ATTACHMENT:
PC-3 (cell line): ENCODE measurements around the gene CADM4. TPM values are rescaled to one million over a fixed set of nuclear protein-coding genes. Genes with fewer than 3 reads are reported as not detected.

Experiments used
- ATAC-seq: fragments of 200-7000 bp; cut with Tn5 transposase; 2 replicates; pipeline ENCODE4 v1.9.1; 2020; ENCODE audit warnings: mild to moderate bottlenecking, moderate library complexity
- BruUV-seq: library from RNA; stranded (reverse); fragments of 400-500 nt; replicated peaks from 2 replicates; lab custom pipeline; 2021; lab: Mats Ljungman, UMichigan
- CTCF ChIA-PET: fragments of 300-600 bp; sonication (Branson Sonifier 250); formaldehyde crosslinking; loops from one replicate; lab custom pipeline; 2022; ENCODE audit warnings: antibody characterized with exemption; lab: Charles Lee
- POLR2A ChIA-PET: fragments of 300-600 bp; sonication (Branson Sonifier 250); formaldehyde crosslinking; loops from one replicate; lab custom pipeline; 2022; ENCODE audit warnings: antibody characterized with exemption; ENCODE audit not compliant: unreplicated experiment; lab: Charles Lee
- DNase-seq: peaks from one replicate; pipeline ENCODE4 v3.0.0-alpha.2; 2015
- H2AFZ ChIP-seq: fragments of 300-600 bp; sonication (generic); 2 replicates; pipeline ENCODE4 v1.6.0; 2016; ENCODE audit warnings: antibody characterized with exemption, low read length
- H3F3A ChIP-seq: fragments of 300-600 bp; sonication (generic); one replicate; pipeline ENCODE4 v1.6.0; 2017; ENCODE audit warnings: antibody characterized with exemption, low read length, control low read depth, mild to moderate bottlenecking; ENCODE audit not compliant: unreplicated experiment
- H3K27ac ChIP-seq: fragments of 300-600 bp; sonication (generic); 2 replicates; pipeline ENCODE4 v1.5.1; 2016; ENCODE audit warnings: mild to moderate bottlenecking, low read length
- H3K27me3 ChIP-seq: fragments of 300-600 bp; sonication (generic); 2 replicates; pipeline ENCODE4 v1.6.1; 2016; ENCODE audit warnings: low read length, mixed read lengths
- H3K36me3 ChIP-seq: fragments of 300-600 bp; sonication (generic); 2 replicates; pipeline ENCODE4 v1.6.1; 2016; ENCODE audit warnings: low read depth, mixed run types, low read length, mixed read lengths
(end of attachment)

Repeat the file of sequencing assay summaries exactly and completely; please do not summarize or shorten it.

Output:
PC-3 (cell line): ENCODE measurements around the gene CADM4. TPM values are rescaled to one million over a fixed set of nuclear protein-coding genes. Genes with fewer than 3 reads are reported as not detected.

Experiments used
- ATAC-seq: fragments of 200-7000 bp; cut with Tn5 transposase; 2 replicates; pipeline ENCODE4 v1.9.1; 2020; ENCODE audit warnings: mild to moderate bottlenecking, moderate library complexity
- BruUV-seq: library from RNA; stranded (reverse); fragments of 400-500 nt; replicated peaks from 2 replicates; lab custom pipeline; 2021; lab: Mats Ljungman, UMichigan
- CTCF ChIA-PET: fragments of 300-600 bp; sonication (Branson Sonifier 250); formaldehyde crosslinking; loops from one replicate; lab custom pipeline; 2022; ENCODE audit warnings: antibody characterized with exemption; lab: Charles Lee
- POLR2A ChIA-PET: fragments of 300-600 bp; sonication (Branson Sonifier 250); formaldehyde crosslinking; loops from one replicate; lab custom pipeline; 2022; ENCODE audit warnings: antibody characterized with exemption; ENCODE audit not compliant: unreplicated experiment; lab: Charles Lee
- DNase-seq: peaks from one replicate; pipeline ENCODE4 v3.0.0-alpha.2; 2015
- H2AFZ ChIP-seq: fragments of 300-600 bp; sonication (generic); 2 replicates; pipeline ENCODE4 v1.6.0; 2016; ENCODE audit warnings: antibody characterized with exemption, low read length
- H3F3A ChIP-seq: fragments of 300-600 bp; sonication (generic); one replicate; pipeline ENCODE4 v1.6.0; 2017; ENCODE audit warnings: antibody characterized with exemption, low read length, control low read depth, mild to moderate bottlenecking; ENCODE audit not compliant: unreplicated experiment
- H3K27ac ChIP-seq: fragments of 300-600 bp; sonication (generic); 2 replicates; pipeline ENCODE4 v1.5.1; 2016; ENCODE audit warnings: mild to moderate bottlenecking, low read length
- H3K27me3 ChIP-seq: fragments of 300-600 bp; sonication (generic); 2 replicates; pipeline ENCODE4 v1.6.1; 2016; ENCODE audit warnings: low read length, mixed read lengths
- H3K36me3 ChIP-seq: fragments of 300-600 bp; sonication (generic); 2 replicates; pipeline ENCODE4 v1.6.1; 2016; ENCODE audit warnings: low read depth, mixed run types, low read length, mixed read lengths